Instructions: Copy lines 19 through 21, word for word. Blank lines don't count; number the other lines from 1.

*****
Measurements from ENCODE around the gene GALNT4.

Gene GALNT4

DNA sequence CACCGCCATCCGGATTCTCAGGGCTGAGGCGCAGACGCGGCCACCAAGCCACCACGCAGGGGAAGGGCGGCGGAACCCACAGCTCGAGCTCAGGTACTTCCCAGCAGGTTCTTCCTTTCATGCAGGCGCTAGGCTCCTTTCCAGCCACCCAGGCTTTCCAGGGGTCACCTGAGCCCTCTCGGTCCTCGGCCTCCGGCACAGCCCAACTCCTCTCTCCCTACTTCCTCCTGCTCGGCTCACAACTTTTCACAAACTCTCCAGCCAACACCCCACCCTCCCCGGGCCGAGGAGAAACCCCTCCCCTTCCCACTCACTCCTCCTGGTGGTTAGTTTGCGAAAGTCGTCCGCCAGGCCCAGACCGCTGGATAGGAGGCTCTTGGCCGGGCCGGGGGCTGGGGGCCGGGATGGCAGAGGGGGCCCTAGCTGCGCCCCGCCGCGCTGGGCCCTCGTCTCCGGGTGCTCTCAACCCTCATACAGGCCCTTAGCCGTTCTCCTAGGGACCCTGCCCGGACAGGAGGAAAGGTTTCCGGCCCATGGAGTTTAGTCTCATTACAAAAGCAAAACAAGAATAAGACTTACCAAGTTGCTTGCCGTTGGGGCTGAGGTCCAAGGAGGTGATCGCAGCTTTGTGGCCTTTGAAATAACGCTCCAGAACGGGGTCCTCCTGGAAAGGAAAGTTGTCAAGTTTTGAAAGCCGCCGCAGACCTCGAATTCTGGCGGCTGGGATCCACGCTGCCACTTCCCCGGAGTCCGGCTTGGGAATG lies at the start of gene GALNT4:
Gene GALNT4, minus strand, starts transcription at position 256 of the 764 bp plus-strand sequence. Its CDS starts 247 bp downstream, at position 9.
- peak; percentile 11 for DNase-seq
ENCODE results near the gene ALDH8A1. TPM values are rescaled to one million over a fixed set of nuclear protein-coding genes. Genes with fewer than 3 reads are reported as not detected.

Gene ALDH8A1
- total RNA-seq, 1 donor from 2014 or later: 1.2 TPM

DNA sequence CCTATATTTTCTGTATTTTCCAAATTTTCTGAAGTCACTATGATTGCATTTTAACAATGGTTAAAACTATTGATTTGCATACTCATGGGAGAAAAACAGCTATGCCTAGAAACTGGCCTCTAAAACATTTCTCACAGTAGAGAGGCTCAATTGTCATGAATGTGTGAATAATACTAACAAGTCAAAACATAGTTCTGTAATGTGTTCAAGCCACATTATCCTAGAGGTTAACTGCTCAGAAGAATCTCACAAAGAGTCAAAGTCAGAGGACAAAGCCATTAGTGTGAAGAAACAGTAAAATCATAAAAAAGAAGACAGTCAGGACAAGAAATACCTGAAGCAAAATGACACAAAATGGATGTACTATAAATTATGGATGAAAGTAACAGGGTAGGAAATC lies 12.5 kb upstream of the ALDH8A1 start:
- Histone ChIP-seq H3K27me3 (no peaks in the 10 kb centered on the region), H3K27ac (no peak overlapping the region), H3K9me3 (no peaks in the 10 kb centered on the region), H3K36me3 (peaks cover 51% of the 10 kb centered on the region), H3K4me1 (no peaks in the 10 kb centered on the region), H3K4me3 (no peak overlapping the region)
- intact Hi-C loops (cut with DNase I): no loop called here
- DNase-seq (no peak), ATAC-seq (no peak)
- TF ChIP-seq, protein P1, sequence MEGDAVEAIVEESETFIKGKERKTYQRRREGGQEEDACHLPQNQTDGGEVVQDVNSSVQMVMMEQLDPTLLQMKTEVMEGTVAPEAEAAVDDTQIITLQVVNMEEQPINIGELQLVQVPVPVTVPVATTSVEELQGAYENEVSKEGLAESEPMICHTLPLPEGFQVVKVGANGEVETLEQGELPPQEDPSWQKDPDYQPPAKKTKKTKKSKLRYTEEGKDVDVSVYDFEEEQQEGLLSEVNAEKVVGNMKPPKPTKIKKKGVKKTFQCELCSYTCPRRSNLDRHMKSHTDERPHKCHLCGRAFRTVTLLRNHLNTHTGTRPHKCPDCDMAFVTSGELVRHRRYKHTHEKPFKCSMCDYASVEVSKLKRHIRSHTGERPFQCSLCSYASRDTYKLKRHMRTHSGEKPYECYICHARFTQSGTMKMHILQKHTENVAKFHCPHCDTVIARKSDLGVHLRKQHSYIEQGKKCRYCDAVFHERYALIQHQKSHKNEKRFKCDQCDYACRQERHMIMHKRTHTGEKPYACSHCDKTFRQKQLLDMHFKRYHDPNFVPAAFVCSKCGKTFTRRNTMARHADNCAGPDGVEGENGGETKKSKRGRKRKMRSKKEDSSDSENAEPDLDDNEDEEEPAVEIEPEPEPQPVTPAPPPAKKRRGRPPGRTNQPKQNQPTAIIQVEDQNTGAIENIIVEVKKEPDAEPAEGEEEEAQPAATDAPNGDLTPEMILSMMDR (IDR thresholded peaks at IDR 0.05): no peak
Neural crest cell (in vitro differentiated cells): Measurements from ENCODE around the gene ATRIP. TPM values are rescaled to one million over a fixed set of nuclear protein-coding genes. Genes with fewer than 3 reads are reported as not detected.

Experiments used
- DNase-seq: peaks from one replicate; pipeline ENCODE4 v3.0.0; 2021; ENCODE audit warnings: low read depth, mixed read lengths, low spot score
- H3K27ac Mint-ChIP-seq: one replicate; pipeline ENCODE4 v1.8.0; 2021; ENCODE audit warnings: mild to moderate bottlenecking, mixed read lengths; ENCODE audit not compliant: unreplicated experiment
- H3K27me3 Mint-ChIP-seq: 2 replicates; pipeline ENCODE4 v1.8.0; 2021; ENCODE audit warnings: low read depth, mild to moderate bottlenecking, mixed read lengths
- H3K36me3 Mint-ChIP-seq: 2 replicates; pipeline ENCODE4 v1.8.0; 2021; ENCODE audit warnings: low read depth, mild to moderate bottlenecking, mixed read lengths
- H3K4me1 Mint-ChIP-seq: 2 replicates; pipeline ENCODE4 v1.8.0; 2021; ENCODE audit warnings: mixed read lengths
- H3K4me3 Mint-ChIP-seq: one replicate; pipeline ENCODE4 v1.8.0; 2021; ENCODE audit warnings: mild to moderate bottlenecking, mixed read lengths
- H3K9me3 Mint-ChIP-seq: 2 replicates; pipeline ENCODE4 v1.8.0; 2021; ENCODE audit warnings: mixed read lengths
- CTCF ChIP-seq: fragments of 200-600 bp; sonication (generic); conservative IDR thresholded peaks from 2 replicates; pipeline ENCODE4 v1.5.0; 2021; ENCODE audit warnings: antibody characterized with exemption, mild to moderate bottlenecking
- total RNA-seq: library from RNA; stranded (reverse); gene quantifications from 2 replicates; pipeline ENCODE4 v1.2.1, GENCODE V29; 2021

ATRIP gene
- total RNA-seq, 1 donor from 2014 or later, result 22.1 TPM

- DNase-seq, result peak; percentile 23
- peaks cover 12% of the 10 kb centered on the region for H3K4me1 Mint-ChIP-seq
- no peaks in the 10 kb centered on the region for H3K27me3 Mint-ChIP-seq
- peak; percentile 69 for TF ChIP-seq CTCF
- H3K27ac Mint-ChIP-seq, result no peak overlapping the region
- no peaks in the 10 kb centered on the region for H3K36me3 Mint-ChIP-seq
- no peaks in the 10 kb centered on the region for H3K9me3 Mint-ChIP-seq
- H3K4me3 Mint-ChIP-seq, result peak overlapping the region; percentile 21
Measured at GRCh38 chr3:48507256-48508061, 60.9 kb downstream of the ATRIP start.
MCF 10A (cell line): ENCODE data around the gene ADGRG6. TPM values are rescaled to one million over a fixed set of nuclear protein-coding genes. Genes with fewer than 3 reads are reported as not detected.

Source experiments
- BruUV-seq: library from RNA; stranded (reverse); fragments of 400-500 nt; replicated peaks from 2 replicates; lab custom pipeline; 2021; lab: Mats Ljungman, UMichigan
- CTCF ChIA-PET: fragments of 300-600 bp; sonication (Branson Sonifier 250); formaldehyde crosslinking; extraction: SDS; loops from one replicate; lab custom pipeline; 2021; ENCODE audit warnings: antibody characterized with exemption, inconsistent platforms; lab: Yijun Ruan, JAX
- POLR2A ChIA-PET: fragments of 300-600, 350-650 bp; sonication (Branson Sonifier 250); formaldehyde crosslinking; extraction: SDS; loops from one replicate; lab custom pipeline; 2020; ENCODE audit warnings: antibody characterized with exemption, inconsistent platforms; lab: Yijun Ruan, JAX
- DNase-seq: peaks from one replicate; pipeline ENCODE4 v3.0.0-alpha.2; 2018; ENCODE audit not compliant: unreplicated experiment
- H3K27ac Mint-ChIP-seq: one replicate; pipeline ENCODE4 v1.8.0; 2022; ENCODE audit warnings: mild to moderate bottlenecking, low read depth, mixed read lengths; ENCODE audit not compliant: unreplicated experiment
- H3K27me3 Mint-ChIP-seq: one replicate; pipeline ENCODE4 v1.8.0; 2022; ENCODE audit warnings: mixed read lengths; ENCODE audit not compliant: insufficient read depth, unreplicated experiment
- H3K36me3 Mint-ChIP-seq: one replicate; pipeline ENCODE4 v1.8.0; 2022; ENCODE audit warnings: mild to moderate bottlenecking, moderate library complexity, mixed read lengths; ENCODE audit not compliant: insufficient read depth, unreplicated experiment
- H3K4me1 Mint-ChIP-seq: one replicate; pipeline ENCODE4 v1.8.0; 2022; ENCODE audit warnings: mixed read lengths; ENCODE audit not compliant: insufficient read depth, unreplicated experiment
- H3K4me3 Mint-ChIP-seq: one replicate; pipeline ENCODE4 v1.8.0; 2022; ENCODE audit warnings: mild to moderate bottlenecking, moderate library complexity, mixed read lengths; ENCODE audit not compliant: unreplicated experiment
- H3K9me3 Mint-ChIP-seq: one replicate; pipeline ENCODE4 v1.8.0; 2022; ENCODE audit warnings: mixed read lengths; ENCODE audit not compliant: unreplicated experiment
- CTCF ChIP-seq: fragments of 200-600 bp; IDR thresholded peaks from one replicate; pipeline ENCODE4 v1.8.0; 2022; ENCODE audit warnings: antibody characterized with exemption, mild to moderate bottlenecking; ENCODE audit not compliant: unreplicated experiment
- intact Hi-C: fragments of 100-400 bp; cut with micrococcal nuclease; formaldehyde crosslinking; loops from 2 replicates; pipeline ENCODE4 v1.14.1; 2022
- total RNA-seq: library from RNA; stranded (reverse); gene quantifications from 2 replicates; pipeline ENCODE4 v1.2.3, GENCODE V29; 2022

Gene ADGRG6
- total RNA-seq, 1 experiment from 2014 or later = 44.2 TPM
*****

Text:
- H3K36me3 Mint-ChIP-seq: 2 replicates; pipeline ENCODE4 v1.8.0; 2021; ENCODE audit warnings: low read depth, mild to moderate bottlenecking, mixed read lengths
- H3K4me1 Mint-ChIP-seq: 2 replicates; pipeline ENCODE4 v1.8.0; 2021; ENCODE audit warnings: mixed read lengths
- H3K4me3 Mint-ChIP-seq: one replicate; pipeline ENCODE4 v1.8.0; 2021; ENCODE audit warnings: mild to moderate bottlenecking, mixed read lengths